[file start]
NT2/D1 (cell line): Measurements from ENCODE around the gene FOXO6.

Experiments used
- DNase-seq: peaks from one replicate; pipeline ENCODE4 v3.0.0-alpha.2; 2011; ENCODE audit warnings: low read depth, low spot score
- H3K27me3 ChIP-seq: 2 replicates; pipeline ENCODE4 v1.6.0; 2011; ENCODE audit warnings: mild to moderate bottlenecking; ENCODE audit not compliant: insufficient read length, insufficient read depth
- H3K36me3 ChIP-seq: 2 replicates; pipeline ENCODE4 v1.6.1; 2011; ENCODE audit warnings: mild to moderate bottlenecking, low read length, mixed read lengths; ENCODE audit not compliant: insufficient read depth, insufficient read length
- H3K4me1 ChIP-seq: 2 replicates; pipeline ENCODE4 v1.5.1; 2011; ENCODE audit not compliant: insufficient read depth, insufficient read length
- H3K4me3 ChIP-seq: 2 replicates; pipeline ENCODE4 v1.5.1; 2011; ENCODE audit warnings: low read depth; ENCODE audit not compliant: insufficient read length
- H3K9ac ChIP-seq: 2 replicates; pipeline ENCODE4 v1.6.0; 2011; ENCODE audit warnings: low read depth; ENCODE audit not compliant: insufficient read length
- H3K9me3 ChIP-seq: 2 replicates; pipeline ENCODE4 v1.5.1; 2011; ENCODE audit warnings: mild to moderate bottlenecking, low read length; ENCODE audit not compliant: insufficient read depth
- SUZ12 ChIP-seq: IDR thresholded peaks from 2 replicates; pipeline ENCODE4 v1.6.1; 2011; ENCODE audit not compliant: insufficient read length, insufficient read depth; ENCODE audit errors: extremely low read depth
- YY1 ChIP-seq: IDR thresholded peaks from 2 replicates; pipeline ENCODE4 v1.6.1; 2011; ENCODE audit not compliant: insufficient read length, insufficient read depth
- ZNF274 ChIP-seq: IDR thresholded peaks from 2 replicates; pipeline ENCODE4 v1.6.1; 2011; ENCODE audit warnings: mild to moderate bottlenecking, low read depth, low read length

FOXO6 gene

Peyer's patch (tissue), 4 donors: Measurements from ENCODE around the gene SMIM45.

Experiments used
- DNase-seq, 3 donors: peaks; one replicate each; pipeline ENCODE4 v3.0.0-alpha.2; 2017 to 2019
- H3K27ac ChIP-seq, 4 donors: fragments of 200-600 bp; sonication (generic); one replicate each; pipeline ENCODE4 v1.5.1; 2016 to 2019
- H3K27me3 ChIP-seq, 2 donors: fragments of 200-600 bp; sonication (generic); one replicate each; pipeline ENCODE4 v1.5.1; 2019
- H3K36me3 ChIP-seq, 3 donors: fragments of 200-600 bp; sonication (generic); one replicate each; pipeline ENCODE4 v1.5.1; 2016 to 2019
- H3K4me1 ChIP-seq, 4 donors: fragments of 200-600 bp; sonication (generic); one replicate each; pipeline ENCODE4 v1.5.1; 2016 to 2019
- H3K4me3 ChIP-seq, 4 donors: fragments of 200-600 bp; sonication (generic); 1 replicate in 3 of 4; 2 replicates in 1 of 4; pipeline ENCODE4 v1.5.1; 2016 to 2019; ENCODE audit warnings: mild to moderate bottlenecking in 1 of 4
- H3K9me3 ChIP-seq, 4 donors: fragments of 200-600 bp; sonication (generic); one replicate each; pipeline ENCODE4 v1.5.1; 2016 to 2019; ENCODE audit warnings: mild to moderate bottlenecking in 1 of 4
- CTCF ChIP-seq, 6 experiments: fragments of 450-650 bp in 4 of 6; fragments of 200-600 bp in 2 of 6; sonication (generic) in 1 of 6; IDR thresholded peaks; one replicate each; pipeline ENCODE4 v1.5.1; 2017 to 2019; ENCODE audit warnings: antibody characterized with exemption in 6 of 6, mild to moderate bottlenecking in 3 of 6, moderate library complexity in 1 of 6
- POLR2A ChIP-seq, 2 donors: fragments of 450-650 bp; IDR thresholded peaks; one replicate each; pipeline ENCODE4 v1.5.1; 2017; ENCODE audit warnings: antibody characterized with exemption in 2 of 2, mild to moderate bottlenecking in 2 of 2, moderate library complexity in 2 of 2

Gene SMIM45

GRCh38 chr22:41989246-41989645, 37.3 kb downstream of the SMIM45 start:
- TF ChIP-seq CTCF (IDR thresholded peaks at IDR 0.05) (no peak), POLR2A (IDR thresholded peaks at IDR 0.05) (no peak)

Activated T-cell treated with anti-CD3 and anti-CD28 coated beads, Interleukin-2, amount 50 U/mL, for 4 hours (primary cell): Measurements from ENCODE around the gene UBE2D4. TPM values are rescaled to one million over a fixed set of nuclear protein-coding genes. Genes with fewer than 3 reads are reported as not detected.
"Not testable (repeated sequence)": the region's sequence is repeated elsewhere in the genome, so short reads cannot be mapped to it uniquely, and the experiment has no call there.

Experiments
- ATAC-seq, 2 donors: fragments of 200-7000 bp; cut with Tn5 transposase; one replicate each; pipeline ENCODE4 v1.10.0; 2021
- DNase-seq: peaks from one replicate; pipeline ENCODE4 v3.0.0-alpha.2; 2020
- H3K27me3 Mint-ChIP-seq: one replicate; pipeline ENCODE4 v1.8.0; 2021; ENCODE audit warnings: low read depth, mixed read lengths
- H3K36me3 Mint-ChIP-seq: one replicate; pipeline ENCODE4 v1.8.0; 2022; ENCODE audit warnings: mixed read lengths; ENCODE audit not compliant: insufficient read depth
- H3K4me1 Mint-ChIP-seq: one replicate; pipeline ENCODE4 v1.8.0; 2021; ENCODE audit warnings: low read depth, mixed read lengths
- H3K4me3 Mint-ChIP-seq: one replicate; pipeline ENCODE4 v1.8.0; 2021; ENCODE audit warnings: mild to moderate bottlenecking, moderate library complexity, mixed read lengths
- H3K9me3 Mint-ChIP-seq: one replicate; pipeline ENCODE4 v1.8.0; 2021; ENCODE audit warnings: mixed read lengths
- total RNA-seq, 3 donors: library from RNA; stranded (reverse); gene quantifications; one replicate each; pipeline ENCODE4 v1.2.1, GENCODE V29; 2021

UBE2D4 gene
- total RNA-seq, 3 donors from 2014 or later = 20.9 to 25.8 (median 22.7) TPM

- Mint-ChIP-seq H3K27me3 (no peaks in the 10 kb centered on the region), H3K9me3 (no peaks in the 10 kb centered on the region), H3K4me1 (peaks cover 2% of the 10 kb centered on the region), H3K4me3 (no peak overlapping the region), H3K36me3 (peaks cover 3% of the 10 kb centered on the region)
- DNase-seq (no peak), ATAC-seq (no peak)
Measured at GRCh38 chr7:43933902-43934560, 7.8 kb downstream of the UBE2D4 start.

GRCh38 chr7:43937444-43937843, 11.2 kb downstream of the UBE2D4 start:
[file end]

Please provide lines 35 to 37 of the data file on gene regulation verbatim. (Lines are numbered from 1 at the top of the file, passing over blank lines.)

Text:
- H3K4me1 Mint-ChIP-seq: one replicate; pipeline ENCODE4 v1.8.0; 2021; ENCODE audit warnings: low read depth, mixed read lengths
- H3K4me3 Mint-ChIP-seq: one replicate; pipeline ENCODE4 v1.8.0; 2021; ENCODE audit warnings: mild to moderate bottlenecking, moderate library complexity, mixed read lengths
- H3K9me3 Mint-ChIP-seq: one replicate; pipeline ENCODE4 v1.8.0; 2021; ENCODE audit warnings: mixed read lengths